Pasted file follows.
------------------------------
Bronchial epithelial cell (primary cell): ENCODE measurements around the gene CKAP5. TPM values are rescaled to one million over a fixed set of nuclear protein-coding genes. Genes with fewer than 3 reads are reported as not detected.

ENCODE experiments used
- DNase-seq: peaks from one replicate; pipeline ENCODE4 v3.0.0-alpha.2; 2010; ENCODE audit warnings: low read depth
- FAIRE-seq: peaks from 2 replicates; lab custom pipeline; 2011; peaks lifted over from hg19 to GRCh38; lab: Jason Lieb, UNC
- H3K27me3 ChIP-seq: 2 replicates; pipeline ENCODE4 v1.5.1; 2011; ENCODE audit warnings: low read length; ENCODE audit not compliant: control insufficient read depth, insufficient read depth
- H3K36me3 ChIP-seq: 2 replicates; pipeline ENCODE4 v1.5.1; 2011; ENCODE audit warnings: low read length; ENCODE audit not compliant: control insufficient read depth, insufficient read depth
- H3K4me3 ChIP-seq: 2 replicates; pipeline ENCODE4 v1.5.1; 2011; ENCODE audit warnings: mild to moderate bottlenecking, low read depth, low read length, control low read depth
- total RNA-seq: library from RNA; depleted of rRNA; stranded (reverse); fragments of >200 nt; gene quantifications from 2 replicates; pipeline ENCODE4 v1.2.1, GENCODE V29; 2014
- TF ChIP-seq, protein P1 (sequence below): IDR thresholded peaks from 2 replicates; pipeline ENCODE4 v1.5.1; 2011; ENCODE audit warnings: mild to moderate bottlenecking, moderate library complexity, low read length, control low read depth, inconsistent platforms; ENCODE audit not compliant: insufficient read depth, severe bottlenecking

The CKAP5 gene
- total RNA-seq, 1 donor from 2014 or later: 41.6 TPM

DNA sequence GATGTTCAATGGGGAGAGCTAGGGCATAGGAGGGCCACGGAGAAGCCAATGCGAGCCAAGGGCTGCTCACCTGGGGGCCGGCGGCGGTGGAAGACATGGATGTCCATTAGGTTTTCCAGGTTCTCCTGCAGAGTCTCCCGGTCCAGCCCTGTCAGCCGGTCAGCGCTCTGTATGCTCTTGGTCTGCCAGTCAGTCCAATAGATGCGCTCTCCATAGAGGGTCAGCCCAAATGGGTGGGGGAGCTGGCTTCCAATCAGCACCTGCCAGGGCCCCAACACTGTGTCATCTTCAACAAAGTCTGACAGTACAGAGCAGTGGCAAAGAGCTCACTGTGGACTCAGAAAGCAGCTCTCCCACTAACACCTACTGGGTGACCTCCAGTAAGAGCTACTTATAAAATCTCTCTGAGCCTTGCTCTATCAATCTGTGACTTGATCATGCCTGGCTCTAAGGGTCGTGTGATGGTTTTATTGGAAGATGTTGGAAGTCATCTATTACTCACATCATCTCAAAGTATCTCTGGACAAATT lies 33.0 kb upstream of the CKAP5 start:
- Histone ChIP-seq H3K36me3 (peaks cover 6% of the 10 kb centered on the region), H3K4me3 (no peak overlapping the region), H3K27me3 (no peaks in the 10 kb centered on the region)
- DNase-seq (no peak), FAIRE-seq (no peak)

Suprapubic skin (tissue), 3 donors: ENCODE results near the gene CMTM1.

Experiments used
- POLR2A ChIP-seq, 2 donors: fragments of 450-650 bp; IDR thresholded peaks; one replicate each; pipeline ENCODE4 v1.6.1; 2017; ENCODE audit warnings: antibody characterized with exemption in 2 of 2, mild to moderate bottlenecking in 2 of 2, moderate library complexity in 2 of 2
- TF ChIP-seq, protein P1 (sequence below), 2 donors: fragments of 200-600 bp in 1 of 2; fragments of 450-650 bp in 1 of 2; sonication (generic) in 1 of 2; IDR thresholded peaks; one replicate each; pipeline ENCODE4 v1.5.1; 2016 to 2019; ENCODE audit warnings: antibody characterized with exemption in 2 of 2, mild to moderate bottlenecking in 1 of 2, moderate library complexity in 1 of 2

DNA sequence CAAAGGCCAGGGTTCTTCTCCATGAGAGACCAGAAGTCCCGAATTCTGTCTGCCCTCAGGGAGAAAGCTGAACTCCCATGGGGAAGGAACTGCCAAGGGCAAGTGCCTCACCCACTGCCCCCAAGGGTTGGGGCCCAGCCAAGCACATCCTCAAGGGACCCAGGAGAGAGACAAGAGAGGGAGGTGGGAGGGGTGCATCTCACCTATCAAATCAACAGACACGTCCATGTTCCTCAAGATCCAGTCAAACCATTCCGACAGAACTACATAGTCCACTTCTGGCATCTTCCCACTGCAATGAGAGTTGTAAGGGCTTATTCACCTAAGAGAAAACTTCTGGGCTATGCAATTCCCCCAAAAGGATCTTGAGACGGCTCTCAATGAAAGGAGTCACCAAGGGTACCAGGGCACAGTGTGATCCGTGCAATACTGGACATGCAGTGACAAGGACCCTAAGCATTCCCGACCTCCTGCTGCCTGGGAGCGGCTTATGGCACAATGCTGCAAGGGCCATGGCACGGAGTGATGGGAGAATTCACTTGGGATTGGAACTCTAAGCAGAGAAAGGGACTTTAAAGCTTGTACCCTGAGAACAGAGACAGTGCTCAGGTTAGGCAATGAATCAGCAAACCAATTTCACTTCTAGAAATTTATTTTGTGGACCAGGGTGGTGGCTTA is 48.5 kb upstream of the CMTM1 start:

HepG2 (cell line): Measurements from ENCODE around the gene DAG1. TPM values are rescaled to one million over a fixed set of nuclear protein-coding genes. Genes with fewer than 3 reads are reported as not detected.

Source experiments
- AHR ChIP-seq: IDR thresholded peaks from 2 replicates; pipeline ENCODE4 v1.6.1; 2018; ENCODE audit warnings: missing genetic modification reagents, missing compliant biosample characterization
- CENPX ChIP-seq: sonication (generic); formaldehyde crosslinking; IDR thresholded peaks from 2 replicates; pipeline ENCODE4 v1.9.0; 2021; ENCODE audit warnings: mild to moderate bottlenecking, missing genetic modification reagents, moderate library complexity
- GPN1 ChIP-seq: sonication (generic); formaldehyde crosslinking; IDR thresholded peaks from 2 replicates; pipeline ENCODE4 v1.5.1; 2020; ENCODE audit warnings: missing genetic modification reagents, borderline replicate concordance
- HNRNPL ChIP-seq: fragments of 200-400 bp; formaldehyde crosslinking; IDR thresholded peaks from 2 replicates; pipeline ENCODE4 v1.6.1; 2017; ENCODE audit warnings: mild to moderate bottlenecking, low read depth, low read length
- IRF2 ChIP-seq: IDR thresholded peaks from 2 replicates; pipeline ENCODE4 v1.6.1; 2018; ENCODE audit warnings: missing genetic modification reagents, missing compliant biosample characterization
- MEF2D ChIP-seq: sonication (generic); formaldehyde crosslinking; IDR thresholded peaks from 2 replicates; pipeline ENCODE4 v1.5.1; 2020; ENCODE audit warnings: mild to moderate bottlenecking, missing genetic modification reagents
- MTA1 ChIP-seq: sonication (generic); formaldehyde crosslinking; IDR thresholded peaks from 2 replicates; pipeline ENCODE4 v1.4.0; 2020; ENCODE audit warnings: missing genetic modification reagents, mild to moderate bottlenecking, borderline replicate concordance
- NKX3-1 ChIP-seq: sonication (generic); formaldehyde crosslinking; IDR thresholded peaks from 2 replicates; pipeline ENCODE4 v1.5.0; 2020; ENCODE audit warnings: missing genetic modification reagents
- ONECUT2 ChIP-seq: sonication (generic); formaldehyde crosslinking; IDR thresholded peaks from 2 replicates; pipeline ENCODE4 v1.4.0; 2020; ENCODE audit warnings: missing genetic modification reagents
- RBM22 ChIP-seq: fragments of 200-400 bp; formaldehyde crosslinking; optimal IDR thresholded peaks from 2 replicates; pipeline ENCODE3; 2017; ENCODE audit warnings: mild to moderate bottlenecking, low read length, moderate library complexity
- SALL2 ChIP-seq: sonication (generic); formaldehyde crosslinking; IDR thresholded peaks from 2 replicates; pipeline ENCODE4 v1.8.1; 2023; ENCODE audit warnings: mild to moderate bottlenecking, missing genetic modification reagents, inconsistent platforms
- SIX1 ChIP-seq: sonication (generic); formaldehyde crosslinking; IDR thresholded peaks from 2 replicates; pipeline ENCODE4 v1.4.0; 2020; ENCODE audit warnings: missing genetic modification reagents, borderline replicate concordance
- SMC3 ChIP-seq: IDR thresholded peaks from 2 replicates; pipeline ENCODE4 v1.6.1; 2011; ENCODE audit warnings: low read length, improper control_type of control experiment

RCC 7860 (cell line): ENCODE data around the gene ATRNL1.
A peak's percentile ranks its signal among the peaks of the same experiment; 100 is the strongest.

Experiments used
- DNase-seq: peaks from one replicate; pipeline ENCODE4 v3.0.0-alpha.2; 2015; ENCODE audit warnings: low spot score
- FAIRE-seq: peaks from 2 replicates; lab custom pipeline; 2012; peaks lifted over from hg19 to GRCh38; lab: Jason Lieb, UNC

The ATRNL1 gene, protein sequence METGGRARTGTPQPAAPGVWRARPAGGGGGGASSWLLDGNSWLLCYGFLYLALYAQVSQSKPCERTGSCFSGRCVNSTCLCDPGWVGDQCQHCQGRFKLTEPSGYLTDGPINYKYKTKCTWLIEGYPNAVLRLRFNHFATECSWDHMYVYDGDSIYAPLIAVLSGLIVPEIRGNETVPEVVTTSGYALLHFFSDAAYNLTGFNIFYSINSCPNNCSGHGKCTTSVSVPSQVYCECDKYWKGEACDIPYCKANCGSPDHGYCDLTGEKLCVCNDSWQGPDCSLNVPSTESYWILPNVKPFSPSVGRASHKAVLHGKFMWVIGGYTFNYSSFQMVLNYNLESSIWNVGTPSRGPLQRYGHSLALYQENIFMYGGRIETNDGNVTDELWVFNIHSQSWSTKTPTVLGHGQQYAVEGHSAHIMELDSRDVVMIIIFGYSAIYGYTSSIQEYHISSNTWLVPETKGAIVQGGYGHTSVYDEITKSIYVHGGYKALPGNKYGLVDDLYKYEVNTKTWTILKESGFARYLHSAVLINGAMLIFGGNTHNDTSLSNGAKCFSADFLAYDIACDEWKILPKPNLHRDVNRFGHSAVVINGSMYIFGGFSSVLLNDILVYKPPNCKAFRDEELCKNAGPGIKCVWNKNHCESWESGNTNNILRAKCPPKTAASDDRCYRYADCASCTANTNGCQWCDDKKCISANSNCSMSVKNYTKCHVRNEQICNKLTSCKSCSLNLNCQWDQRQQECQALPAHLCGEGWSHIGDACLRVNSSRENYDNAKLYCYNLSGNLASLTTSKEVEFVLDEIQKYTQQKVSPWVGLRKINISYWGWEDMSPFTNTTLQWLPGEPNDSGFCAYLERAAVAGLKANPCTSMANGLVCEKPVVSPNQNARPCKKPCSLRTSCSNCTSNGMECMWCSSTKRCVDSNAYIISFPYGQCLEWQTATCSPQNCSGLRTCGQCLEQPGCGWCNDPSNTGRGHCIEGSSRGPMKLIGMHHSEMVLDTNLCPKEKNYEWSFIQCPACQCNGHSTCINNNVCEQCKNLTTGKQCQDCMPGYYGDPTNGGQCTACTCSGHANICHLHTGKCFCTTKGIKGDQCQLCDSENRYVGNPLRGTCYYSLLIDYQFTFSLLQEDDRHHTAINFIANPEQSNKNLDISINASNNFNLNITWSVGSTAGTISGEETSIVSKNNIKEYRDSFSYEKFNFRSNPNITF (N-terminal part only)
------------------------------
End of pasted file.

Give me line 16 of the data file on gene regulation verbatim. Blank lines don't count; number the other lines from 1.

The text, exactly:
Experiments used